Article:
This year, we have our first student from China. Her name is Pei Ling. She is staying with a host family and when she graduates from Saint John’s, she plans go to one of the top high schools in the county and then off to an American college. I find her courage and tenacity awe inspiring. Although she is bi-lingual, there is a lot about American culture that she is learning, including kickball. If it’s been a while since you’ve played kickball, it’s like baseball, played with an inflated rubber ball, but unlike baseball, you can throw the ball at someone to get them out.
Pei Ling was hiding at the back of the line-up. In the second inning, it was her turn to kick. The girls were in the lead by a run, with one out and a runner on third. Coach Montijo said, “Okay, next up.” She shook her head and tried to become invisible in the group of girls. He said, “Everyone kicks; come on, step up.” The girls reassured her and told her just to kick it, “don’t worry about where it goes, just kick.” She timidly stepped up into the batter’s box. George, the pitcher, rolled a good ball to her – not fast but certainly not slow. Pei Ling put her shoulders back and kicked a bouncing line drive past George and to the shortstop. The girls yelled, “RUN!” and off she went. Ethan was covering first and had his outstretched hands to get the ball. The shortstop threw it across the infield and made it to Ethan on the third bounce but Pei Ling was already standing safely on the base. The girls cheered and then the boys joined in and everyone applauded and cheered for her. She stood on the base beaming. It was her first base hit in kickball.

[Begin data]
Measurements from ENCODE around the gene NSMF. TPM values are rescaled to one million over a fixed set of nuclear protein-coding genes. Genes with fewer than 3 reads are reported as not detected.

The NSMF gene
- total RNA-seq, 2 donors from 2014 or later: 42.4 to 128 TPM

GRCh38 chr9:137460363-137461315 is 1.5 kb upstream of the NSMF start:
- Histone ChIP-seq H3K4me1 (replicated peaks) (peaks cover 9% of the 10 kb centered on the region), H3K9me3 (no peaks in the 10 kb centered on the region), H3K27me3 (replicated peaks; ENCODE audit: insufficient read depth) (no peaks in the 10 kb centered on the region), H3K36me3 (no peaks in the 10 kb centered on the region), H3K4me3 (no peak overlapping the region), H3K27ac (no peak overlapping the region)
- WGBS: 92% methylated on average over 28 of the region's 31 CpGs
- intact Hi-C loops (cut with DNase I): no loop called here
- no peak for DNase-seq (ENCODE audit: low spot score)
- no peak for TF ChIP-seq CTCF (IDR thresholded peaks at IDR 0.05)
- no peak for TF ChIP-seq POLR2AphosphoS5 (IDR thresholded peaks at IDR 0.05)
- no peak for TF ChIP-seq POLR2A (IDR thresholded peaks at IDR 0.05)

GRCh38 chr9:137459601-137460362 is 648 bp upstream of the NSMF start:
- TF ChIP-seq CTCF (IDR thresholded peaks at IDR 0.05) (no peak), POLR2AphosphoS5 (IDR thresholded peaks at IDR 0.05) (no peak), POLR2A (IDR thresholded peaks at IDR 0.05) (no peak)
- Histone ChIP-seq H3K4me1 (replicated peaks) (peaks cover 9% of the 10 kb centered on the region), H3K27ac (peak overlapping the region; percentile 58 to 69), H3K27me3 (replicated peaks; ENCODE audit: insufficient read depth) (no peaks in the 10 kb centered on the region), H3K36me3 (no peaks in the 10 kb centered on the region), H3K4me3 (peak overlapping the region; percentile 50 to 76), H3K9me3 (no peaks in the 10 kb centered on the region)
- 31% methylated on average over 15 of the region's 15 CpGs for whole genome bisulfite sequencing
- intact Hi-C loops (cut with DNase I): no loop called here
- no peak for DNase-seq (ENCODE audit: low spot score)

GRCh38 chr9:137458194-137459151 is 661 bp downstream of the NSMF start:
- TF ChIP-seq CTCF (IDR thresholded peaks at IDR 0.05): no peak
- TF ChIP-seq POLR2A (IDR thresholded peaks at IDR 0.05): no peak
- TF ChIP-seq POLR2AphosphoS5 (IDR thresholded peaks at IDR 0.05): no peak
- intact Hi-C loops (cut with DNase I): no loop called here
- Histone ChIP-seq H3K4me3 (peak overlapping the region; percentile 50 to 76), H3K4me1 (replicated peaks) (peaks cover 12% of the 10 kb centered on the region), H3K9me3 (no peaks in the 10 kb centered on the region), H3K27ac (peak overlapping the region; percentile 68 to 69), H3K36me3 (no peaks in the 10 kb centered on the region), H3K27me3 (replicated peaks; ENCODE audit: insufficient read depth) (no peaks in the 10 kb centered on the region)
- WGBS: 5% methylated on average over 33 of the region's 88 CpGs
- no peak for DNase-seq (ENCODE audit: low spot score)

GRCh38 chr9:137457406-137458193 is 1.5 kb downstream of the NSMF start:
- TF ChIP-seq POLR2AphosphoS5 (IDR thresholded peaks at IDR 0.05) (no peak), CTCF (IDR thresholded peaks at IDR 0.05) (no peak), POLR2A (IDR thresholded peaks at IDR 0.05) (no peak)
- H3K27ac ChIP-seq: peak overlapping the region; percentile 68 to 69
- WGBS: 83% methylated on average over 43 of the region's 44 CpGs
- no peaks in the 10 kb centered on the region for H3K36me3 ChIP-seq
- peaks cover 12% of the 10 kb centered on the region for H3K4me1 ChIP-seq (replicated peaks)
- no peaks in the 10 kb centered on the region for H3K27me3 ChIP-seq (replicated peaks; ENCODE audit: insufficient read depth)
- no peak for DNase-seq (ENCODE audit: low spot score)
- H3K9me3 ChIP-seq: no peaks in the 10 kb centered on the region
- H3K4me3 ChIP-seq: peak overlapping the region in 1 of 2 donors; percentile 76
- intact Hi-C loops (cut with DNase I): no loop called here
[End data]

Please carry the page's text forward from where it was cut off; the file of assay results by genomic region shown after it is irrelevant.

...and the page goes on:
I had goose bumps on my arms because of the support and cheering they gave a shy student from China that they’ve known for only a few days. The teacher didn’t tell the students to cheer and support her, they just did.
During my middle school years, I never witnessed anything like that. When I was in school, the new person would be made fun of until they tried kicking the ball and then someone trying to prove a point would go out of their way to get the new person out. Unfortunately, that’s just how things happen in most middle schools. Saint John’s is no ordinary Middle School.
How can we learn from these students? How can we act more like them in our life?
Each Chapel service at Saint John’s this year starts with the phrase from Jesus, “You are the light of the world. Let your light shine before others so that others may see your good works and give glory to your Father in heaven.” (Mt 5:14, 16) I saw some of that light on the play field. And I give glory to God for being a part of it. May God give me the courage to let my light shine for others to see.